Fight for Life

President Bush vows to veto cloning bill

.- President George W. Bush vowed to veto the bill passed in the U.S. House of Representatives on June 7, which would allow federal funding for embryonic stem cell research.

With the vote, lawmakers “chose to discard existing protections on human life,” he said in a statement from Germany, where he is participating in the G8 conference.

The U.S. president said he was disappointed that “the leadership of Congress recycled an old bill” that would overturn the 2001 Bush administration’s “carefully balanced policy on embryonic stem cell research.” Bush said his policy encourages ethical research but does not require taxpayer funds to support embryonic stem cell research.

“This [current] bill puts scientific research and ethical principle into conflict, rather than supporting a balanced approach that advances scientific and medical frontiers without violating moral principles,” he stated.

On the day before the vote, Cardinal Justin Rigali issued yet another message, urging lawmakers to reject the legislation. Cardinal Rigali, archbishop of Philadelphia, is chairman of the U.S. bishops’ Committee for Pro-Life Activities.

In his June 6 letter to House members, Cardinal Rigali referred to two bills — S.5, on federal funding for embryonic stem cell research, and H.R. 2560, also referred to as the DeGette bill, which would allow human cloning.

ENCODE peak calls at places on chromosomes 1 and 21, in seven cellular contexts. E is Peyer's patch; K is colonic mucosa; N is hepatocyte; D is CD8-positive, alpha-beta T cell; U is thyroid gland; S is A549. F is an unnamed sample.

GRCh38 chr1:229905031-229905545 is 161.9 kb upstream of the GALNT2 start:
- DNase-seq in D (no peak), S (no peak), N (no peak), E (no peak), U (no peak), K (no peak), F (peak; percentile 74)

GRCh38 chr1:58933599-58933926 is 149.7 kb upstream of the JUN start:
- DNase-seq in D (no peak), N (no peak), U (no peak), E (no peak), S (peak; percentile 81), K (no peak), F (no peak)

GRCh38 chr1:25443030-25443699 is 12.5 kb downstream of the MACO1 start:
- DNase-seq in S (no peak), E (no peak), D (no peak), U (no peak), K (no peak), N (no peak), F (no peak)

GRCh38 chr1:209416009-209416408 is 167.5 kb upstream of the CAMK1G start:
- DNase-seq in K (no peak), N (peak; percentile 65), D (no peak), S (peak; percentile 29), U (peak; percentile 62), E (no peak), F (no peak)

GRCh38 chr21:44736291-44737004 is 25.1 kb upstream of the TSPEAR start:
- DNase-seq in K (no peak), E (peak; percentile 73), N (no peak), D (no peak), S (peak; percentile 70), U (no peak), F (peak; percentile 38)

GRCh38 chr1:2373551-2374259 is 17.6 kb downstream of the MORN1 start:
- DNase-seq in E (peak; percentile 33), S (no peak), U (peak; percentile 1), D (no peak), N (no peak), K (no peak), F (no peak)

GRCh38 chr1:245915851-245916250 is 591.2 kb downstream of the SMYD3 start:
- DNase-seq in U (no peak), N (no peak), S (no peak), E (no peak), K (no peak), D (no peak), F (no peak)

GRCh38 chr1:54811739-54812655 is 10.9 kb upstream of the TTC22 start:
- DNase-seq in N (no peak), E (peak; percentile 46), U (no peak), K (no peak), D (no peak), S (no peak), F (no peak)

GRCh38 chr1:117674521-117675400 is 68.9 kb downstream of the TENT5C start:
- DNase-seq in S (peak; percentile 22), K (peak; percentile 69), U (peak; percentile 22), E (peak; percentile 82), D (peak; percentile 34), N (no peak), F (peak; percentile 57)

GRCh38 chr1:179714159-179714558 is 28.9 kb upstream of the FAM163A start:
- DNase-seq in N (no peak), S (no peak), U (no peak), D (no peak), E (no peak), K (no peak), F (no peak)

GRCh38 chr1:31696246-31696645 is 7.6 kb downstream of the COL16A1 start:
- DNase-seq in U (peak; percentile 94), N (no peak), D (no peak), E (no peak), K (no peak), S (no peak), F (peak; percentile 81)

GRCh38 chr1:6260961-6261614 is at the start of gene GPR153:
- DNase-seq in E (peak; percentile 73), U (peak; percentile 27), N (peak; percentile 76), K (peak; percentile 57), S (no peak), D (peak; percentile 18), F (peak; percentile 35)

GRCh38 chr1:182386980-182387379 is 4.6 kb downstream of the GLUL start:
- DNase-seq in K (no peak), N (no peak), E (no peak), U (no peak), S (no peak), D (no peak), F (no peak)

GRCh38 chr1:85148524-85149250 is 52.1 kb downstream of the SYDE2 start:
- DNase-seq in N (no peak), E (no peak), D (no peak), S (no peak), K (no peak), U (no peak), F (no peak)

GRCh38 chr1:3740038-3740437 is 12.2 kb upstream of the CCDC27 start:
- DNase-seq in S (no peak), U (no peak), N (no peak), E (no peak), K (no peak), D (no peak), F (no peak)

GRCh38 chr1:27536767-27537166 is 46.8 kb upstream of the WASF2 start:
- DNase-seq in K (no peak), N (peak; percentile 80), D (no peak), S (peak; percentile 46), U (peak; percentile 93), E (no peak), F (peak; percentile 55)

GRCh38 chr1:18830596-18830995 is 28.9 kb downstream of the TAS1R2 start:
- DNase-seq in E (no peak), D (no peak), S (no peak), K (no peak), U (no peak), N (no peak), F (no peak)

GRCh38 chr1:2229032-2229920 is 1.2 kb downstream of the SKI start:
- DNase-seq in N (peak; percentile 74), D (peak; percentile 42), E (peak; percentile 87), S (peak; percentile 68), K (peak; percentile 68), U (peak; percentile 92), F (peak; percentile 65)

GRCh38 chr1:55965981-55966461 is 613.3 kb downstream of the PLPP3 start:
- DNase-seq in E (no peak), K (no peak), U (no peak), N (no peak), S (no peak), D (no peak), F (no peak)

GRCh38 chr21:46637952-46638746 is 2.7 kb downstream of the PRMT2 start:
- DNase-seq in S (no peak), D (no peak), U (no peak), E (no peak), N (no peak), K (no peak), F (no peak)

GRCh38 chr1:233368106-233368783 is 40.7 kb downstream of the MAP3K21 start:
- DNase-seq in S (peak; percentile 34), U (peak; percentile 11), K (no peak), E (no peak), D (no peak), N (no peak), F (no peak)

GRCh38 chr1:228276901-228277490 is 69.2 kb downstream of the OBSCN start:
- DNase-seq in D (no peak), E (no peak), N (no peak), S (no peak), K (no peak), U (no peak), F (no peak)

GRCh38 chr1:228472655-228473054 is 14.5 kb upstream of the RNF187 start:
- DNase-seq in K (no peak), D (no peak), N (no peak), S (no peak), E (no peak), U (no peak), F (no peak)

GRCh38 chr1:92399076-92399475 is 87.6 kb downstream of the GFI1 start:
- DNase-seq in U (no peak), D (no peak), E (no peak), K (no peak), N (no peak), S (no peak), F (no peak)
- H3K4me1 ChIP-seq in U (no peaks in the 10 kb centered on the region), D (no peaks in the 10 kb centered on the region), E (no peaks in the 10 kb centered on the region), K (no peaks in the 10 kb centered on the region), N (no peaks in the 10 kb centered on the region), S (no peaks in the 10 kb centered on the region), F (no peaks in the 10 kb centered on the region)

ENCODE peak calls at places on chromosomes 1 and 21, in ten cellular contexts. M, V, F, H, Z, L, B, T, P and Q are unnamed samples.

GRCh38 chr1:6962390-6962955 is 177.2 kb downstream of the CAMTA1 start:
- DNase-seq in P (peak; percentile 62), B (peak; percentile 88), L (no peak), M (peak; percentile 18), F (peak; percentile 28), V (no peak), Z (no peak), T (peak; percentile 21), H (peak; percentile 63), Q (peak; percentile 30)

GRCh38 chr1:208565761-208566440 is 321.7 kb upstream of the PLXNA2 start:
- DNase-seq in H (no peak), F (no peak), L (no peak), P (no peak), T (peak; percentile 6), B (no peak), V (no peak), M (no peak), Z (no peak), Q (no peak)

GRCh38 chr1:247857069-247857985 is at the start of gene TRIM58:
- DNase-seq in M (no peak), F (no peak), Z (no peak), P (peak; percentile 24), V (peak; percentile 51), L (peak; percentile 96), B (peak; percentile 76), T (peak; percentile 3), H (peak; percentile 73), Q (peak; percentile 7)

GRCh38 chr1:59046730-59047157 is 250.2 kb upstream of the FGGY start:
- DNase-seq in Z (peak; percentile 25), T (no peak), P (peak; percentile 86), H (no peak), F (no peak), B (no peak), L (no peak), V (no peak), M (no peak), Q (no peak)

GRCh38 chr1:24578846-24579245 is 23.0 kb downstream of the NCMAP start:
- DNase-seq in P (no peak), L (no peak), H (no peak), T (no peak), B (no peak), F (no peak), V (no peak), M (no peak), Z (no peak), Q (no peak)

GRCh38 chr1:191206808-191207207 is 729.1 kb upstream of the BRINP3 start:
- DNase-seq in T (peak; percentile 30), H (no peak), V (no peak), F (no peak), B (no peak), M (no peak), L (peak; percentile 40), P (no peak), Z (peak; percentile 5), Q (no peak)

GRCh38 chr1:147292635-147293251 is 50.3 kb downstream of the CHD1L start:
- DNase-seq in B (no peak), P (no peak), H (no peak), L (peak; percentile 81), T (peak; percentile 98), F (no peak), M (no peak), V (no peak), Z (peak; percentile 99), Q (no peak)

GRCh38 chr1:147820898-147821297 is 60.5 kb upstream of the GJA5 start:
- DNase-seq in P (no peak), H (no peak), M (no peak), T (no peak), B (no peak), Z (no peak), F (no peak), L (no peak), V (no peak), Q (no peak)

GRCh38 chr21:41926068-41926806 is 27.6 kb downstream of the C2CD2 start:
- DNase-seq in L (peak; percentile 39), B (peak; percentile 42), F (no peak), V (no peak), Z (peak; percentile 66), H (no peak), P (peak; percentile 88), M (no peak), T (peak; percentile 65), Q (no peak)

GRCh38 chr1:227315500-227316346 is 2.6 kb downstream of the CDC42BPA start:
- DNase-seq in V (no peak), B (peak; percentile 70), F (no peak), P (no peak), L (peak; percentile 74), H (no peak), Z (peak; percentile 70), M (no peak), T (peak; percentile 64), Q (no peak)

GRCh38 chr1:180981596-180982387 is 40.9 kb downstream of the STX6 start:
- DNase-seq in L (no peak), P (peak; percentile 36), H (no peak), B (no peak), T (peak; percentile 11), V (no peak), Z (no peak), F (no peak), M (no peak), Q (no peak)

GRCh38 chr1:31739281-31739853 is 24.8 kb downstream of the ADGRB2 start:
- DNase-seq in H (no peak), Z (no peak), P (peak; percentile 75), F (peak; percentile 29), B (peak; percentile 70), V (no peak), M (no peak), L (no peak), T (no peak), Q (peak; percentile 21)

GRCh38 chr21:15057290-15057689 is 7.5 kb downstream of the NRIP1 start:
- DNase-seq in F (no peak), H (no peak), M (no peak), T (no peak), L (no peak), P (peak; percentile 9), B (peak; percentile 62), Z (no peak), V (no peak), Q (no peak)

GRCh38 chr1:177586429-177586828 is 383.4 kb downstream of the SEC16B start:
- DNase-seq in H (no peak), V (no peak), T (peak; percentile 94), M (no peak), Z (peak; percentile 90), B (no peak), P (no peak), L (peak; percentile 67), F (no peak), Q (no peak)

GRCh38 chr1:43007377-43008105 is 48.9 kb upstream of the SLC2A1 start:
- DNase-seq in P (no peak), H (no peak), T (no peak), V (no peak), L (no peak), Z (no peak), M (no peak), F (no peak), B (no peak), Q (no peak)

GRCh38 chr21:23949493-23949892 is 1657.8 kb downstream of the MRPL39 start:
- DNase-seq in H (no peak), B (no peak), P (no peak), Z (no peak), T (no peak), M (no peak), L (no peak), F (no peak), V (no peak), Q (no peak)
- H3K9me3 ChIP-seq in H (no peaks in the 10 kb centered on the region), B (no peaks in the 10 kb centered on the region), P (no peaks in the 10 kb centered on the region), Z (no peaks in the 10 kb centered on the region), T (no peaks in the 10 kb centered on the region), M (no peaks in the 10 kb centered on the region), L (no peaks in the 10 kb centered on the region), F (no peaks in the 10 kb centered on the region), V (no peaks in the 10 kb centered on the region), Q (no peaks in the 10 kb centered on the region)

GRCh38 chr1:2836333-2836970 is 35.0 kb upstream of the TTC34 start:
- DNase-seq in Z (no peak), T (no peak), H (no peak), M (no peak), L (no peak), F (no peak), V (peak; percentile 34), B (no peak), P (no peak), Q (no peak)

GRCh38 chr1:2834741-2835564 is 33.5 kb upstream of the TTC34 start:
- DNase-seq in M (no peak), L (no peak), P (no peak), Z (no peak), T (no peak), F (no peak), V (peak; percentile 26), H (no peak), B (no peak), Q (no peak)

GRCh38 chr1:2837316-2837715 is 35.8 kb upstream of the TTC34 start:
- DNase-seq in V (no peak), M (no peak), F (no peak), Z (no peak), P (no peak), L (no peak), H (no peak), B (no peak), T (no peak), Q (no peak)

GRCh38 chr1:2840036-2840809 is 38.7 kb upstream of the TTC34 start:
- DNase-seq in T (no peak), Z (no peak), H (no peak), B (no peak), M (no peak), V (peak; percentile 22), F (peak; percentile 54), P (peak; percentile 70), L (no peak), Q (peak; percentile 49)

The cardinal warned that embryonic stem cell research would require lawmakers and others to embrace “more and more egregious violations of moral norms in the effort to bring its ‘promise’ to fruition.” The cardinal was referring to the DeGette bill.

The DeGette bill, he said, “allows unlimited cloning of human embryos for research – and then makes it a crime to transfer the embryo to a womb to allow the new human being to survive.

“What it actually prohibits is the act of becoming pregnant – a kind of law seen chiefly until now in the People’s Republic of China, where women can be punished for carrying an unauthorized child,” he wrote.

“For the first time in U.S. law, Congress would define a class of new developing human beings that it is a crime not to destroy,” he stated.


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